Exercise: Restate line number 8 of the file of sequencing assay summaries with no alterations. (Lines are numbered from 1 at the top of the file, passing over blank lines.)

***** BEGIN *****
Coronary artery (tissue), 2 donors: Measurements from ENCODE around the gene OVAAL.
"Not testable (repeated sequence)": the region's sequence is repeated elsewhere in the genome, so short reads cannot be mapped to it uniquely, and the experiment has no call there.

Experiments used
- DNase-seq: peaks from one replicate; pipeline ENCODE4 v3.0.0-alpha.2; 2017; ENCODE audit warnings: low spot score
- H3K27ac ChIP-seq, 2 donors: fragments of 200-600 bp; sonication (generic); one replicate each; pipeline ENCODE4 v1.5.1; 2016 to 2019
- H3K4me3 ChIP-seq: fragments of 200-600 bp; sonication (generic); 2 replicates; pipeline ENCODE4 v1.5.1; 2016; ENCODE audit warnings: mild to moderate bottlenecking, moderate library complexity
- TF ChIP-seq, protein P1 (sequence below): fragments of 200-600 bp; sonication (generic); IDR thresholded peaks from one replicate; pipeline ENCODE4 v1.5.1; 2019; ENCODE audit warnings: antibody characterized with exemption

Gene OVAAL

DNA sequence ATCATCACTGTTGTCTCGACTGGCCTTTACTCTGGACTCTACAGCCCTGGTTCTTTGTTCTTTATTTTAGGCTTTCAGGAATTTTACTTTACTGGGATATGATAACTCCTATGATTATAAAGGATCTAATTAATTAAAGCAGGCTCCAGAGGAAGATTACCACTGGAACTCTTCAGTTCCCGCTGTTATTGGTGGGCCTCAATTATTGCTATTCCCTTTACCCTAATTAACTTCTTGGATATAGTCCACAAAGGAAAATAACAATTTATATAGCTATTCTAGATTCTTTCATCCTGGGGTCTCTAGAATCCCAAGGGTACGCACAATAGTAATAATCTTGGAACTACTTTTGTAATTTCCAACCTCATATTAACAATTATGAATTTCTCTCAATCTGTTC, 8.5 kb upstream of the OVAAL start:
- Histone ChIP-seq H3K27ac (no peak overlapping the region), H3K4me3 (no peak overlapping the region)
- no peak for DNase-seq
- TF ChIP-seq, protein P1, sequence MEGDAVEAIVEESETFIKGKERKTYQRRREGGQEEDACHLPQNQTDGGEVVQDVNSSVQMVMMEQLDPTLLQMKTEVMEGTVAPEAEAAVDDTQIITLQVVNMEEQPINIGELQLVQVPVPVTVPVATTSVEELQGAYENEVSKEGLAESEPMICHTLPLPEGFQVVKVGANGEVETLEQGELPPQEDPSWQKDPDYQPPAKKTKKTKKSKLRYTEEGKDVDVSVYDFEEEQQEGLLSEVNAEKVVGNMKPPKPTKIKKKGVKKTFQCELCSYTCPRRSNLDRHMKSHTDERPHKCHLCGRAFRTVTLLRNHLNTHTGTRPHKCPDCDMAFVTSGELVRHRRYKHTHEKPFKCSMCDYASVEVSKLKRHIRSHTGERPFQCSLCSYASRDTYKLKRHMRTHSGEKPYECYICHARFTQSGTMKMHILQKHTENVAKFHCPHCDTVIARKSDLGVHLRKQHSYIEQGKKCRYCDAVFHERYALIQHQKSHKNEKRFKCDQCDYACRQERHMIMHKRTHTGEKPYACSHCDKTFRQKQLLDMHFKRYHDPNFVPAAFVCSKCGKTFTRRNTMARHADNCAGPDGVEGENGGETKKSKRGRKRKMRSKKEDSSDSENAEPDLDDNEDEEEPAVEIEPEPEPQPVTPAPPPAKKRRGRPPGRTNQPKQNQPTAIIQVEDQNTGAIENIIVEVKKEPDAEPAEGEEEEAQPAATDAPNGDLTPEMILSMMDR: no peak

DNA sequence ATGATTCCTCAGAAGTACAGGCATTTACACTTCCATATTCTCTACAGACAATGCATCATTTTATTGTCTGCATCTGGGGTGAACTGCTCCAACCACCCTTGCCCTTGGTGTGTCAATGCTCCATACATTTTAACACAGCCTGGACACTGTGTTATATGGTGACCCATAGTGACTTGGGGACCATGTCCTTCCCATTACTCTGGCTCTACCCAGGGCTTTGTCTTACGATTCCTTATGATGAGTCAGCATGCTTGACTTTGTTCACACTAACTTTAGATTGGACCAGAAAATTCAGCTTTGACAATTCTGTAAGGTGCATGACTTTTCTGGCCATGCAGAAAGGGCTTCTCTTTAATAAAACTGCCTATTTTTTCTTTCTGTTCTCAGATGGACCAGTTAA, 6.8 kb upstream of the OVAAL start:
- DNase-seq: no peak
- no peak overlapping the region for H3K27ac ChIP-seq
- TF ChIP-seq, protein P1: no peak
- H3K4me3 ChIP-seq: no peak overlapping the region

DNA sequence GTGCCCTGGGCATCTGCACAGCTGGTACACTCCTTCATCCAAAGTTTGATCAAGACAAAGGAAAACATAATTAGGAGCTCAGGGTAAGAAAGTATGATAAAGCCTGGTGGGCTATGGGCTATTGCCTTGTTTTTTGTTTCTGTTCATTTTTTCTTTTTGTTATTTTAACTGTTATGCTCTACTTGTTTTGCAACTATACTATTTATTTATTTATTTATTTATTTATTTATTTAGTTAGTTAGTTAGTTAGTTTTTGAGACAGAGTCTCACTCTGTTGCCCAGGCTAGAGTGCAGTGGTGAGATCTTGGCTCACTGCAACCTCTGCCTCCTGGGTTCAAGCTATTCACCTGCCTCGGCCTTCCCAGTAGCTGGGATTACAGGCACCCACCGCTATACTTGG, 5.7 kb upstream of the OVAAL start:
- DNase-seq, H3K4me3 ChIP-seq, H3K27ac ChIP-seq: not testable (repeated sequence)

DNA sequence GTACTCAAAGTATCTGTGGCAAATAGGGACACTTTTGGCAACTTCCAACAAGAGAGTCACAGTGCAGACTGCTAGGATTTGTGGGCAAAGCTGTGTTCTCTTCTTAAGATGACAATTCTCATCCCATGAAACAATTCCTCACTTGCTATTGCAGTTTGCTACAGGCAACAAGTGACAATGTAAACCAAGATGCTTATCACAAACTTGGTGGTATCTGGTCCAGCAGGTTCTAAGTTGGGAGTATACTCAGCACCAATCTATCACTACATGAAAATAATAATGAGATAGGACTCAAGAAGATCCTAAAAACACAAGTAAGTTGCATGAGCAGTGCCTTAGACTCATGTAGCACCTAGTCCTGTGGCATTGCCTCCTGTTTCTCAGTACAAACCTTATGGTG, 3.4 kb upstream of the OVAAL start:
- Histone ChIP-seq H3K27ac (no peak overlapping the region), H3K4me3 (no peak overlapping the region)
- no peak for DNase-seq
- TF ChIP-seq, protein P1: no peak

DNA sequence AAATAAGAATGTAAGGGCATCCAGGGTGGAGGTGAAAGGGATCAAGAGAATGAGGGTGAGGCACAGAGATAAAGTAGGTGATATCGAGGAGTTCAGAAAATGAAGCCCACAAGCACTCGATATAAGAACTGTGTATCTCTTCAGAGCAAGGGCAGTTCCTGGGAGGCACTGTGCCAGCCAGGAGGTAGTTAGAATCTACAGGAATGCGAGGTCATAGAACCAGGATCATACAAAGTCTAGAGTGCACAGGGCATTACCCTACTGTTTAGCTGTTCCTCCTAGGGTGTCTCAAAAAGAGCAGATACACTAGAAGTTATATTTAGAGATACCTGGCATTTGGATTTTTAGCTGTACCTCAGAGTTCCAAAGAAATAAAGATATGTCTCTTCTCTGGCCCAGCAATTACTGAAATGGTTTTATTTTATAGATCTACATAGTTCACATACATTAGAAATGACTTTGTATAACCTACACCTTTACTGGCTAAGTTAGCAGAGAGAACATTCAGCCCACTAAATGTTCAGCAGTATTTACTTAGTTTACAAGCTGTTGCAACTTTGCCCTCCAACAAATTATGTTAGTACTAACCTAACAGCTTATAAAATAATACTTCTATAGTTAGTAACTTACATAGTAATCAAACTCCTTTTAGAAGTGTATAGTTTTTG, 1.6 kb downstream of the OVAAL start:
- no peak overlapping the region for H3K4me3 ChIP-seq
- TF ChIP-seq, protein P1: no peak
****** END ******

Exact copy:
Gene OVAAL